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Globalize and Localize Your "Avalon" Applications Using LocBaml : Page 3

You already know that internationalizing your applications can propel you into new markets. But did you know that the Windows Presentation Framework can make it easier than ever to do? Learn how to write culture-aware WPF applications using this example.


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Specifying a Language
In the project file of the current project, you need to specify the current default culture used so that when the project is built, a main assembly and a satellite assembly (for the default language) will be built.

In WPF.vbproj, add the following line in bold:

<Project DefaultTargets="Build" xmlns="http://schemas.microsoft.com/ developer/msbuild/2003"> <PropertyGroup> <UICulture>en-US</UICulture> <Configuration Condition=" '$(Configuration)' == '' ">Debug</Configuration> <Platform Condition=" '$(Platform)' == '' ">AnyCPU</Platform> ...

This specifies that the default culture used for this application is "en-US". You can now compile the application using Build->Rebuild WPF (see Figure 7).




Figure 7. Compile: Rebuild the WPF project.
 
Figure 8. Saving the Resources: The satellite assembly for the en-US culture is shown.

A WPF.resources.dll file containing all the resources used by your application will now be located in the "C:\WPF\bin\en-US" folder (see Figure 8).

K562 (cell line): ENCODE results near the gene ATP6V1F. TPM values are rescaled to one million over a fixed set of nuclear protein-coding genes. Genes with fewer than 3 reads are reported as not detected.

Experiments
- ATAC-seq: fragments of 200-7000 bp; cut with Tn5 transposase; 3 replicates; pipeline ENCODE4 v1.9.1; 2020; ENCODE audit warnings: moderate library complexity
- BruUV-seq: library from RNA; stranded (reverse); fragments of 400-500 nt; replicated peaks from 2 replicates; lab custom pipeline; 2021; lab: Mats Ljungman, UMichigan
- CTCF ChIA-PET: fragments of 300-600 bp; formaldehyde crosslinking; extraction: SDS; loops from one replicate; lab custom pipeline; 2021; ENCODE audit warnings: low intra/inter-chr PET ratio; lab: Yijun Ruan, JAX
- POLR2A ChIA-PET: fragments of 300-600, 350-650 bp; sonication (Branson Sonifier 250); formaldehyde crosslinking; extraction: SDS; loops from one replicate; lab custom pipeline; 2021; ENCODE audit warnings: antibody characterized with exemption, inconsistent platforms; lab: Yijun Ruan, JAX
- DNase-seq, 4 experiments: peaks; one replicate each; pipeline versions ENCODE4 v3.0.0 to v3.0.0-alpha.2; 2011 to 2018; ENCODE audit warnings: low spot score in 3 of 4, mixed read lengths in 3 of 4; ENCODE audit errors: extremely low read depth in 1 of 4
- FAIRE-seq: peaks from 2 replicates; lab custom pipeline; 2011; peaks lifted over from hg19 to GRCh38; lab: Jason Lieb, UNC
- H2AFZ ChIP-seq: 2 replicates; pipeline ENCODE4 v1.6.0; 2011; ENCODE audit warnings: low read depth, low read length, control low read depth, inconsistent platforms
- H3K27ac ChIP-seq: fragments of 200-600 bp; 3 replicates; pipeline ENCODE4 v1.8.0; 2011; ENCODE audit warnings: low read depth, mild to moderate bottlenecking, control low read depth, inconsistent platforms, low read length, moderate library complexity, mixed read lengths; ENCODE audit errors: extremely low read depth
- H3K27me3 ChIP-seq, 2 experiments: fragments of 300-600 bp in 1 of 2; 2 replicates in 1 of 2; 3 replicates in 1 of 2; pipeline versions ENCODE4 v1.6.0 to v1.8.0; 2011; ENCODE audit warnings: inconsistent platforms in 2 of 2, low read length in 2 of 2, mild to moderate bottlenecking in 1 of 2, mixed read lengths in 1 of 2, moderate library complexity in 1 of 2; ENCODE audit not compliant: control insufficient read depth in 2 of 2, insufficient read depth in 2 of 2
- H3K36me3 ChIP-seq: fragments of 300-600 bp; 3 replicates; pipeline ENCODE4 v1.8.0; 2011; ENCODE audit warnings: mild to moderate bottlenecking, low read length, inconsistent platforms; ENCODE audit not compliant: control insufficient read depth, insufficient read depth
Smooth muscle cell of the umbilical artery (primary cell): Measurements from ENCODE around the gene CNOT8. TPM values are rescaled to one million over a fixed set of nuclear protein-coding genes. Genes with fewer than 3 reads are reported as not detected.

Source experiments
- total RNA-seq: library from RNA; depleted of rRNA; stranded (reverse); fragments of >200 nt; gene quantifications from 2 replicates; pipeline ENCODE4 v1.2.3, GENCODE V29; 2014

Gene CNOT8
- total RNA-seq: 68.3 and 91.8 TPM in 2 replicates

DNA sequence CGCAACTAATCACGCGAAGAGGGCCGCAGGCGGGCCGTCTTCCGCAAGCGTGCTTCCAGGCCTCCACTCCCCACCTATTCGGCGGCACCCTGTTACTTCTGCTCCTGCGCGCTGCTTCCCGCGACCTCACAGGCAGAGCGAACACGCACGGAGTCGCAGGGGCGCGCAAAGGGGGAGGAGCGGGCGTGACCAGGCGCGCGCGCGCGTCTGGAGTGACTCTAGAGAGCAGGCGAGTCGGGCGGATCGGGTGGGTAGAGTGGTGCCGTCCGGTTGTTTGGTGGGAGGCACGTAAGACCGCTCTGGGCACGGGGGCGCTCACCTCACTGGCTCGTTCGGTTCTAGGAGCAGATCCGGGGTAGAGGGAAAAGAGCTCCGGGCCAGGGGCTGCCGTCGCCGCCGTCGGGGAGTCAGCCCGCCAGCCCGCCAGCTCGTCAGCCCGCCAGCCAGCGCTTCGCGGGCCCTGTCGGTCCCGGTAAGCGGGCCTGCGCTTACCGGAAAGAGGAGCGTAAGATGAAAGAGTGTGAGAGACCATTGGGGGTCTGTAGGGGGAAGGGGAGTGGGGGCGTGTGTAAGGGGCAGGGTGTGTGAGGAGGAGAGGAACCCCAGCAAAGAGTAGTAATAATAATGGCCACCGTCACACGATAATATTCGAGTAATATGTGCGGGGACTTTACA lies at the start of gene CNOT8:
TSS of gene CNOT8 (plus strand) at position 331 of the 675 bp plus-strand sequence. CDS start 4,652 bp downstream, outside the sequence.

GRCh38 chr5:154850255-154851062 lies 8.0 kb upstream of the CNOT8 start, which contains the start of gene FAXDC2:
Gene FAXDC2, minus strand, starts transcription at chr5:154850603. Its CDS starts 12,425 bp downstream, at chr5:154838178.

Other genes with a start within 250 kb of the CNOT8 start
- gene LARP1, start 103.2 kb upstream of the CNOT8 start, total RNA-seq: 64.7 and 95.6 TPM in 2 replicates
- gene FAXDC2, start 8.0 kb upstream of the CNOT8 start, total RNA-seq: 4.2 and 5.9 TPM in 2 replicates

Building the LocBaml Tool
Once the resources used by the application are extracted as a resource file (.resource.dll), you can easily create another resource file containing the elements of the language you are targeting (Chinese, in this example). For this task, you will make use of a tool provided by Microsoft—LocBaml (Localize Binary Application Markup Language). You can download the LocBaml tool from: http://winfx.msdn.microsoft.com/library/default.asp?url=/library/en-us/wcp_samples/html/ef1f62b2-3ab7-4fe1-9494-4bf58fadfb57.asp. The LocBaml tool is used to parse resources files and extract text elements so that they can be localized easily.

As only the source code of the tool is provided, you need to do some work in order to use the tool. Assuming that the source code of the LocBaml tool is saved in the C:\LocBaml directory, the CSharp folder contains the actual source code of the LocBaml tool and the XAML folder contains a sample application for you to test the tool (we won't be using it for this article).

In Start->Programs->Microsoft WinFX SDK->Release Build Environment, change to the directory containing the LocBaml tool project file and type (see also Figure 9):

C:\LocBaml\CSharp>msbuild LocBaml.csproj


Figure 9. BAM!: Use the command shown to build the LocBaml tool.
 
Figure 10. Finding the EXE: The location of the executable of the LocBaml tool is shown.

The executable part (.exe) of the tool will now be located in C:\LocBaml\CSharp\bin\Debug (see Figure 10).



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